A close friend of his once confided Mark Few's short list of potential dream jobs, in no order: Oregon, Arizona, Texas, Stanford and UCLA. Well, the first two of those were just waved in front of him, and his area code is still 509.
It’s college basketball’s real transition game. It’s the spring ritual of coaches moving on, moving up, moving in on dizzying amounts of cash in new jobs, a wildfire urged on by an Internet spewing out gossip, hearsay and once so often, fact.
Last week, even by the game’s new standards for April breathlessness, it was wacko out there on the job front. John Calipari caught on at Kentucky for $31.65 million over eight years.
At least that was a short, if juicy, melodrama. Arizona conducted a five-month tragicomedy that really got cooking last week.
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The Web site GoAzCats.com reported that “Arizona has its man” and that athletic director Jim Livengood was negotiating with him.
Then a blogger on something called FanHouse.com took that and ran with it, implying that choice was Few.
Meanwhile, ESPN.com wrote that Oklahoma coach Jeff Capel was playing in his living room with his daughter when he saw on a TV crawl that he was in negotiations for the Arizona job. Except he hadn’t talked to Arizona.
Coming soon to a search near you: A coach, unaware that he’s coming.
But there’s a thirst for information, especially in basketball-fixated Tucson, so the Arizona Daily Star dutifully kept the populace apprised, tracking the whereabouts of Xavier coach Sean Miller as Livengood dogged him:
Wrote the Star, in part, “The twin-engine airplane … left Detroit at 6:59 a.m. Eastern time, according to flightaware.com. It arrived in Cincinnati at 7:47 a.m., then quickly left for Albuquerque at 8:19 a.m.”
If only the commercial airlines ran so seamlessly.
So the coaching cyclone has mostly come and gone, and as usual, Mark Few is still in the same house, with the same job, in the same town. Everybody seems to think they’re going to pry Few away, but they don’t.
A close friend of his once confided Few’s short list of potential dream jobs, in no order: Oregon, Arizona, Texas, Stanford and UCLA. Well, the first two of those were just waved in front of him, and his area code is still 509.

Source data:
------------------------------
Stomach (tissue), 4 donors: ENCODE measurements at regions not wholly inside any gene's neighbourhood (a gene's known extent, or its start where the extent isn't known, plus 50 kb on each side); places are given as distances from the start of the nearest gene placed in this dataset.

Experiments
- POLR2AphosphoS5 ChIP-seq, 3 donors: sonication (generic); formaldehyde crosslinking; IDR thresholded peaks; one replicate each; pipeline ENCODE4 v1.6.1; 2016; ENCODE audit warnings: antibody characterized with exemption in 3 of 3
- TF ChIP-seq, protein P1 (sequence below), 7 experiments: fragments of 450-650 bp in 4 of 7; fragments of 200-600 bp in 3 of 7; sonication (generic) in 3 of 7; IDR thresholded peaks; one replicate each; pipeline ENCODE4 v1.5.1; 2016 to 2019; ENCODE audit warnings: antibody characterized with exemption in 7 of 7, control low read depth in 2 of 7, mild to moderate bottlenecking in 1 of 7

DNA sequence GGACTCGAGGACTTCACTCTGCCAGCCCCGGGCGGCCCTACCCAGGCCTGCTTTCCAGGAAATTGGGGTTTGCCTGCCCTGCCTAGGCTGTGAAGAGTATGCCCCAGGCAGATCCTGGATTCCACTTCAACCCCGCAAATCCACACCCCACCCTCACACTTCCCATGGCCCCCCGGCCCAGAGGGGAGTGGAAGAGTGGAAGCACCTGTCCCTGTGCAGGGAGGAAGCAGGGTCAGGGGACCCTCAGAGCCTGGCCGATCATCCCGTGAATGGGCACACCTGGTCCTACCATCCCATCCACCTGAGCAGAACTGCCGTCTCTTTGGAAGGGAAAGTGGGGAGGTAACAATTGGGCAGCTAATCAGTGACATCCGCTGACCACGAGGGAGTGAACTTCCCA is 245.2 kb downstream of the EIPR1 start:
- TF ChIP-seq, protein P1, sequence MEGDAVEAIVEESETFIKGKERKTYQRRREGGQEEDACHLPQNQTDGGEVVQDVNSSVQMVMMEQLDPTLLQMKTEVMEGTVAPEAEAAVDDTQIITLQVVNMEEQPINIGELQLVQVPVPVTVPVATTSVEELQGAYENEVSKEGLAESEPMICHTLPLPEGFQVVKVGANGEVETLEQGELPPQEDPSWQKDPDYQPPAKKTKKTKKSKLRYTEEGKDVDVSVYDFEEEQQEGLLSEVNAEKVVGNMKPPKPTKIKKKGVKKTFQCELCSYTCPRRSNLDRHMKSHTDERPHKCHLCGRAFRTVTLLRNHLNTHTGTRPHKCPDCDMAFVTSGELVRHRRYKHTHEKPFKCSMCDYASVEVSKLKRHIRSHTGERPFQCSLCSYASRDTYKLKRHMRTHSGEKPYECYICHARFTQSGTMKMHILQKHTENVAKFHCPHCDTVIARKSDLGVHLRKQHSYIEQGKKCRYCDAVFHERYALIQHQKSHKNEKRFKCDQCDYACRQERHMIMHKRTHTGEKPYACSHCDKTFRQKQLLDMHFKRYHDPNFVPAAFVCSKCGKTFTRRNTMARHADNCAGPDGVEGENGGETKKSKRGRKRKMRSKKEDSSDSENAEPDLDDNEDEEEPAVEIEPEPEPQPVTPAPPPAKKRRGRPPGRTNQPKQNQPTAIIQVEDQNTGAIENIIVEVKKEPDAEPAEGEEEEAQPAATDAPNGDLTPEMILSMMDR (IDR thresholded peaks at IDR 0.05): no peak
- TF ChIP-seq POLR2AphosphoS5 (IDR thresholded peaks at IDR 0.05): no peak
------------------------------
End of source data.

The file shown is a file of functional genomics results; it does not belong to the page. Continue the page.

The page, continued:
You don’t know the half of the madness.
Thursday, Oregon athletic director Pat Kilkenny, an old benefactor to Gonzaga, told the Eugene Register-Guard that he writes an annual check to the Zags, earmarked as an enhancement for Few. And that upon Few’s call to thank him the weekend of the Pac-10 tournament, Kilkenny copped to a long conversation with him about where the Ducks were headed as a program.
Since Kilkenny has given $5 million for a new baseball field at Oregon and another $5 million to the basketball arena going in, we can probably assume that check is worth more than your electric bill.
Anyway, Few didn’t give off significant interest, and Kilkenny says that was the end of it. (Maybe if Kilkenny would cut off the checks, Few would give it more thought.)
Similarly, Arizona made a move on Few through channels. He might have wondered what sort of scorched-earth program he would inherit there.
So he’s back, maybe for only another year, maybe forever. At this point, you can’t rule out the latter.
It has to be a selling point for the Zags when they recruit. You go there, you don’t worry about the coach leaving.
“It’s not that he’s at Gonzaga because he doesn’t have other options,” says Gonzaga athletic director Mike Roth. “He’s there because he wants to be there. He’s turned down people that have won a national championship, some power basketball schools.”
Few only addresses the matter in general terms. He likes the fly-fishing nearby. He likes the continuity that brings ex-players around, people he knows. He’s got four kids under 10, including a 3-month-old baby, and that’s a lot of college tuition coming up.
A couple of weeks ago in Memphis, only hours before his team’s NCAA exit against North Carolina, this was the scene: Few in cargo shorts, marshaling five moppets, a couple of them his own, across a downtown square.
He didn’t seem the picture of somebody eager to join the transition game. Today, that’s pretty refreshing.
Bud Withers: 206-464-8281 or email@example.com